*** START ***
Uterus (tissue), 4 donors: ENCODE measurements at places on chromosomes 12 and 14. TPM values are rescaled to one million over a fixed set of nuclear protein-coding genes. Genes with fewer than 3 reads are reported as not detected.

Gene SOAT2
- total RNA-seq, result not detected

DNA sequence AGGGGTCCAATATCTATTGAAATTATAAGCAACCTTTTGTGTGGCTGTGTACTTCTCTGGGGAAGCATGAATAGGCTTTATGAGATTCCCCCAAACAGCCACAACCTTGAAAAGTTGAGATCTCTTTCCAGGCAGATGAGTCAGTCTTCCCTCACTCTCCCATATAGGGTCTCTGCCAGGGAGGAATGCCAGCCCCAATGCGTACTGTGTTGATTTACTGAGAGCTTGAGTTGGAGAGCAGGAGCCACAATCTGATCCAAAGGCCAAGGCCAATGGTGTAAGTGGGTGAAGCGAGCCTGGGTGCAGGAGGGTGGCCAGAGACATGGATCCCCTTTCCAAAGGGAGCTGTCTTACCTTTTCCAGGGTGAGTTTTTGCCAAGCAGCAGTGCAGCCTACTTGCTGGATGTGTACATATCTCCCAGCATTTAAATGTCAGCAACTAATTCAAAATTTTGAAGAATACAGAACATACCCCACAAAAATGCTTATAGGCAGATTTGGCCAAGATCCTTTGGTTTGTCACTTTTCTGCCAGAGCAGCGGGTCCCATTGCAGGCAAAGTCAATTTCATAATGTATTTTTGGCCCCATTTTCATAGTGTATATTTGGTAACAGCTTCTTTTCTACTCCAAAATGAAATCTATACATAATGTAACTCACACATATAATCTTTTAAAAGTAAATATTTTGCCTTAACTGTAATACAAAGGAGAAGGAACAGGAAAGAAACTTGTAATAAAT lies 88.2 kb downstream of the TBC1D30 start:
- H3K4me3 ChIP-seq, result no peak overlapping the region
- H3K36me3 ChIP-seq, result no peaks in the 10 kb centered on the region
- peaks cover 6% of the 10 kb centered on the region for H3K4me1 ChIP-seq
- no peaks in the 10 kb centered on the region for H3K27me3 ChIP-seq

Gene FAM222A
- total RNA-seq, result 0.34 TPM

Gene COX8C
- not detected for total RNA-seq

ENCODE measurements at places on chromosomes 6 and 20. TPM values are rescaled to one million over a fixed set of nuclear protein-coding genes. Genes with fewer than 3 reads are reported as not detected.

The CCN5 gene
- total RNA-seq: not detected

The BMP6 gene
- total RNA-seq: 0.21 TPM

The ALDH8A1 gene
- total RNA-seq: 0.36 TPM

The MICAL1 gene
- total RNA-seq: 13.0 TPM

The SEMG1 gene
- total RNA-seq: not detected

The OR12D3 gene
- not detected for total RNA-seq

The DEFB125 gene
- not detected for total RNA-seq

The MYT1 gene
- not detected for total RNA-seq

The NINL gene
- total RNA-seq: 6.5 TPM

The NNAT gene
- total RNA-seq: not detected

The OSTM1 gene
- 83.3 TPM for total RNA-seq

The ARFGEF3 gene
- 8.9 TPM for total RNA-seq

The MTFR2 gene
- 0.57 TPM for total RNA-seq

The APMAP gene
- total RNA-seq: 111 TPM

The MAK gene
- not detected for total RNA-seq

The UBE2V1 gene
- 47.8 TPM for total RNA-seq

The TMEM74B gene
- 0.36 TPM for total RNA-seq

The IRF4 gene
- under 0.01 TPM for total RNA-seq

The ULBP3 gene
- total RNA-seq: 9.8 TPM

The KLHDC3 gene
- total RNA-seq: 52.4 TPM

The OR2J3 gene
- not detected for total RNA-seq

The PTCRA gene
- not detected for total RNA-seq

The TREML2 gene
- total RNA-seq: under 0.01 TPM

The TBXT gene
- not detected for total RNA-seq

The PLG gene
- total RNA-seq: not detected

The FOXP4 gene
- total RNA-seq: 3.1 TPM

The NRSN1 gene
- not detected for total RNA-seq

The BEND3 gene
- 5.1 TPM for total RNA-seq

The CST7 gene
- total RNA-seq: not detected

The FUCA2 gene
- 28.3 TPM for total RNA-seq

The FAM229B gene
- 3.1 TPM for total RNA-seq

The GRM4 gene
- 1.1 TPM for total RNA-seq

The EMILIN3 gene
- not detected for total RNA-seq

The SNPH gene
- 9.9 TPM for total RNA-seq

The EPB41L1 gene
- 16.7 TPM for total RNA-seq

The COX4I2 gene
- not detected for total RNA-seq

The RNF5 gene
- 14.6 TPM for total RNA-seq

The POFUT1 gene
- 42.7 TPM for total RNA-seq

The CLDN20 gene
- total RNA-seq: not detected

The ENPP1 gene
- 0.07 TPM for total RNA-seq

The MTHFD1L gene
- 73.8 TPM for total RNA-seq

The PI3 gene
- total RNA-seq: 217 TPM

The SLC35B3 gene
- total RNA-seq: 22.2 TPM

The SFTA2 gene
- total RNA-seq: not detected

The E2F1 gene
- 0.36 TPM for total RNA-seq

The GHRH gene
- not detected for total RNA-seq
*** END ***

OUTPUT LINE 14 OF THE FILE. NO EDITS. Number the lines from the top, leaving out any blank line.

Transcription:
The CCN5 gene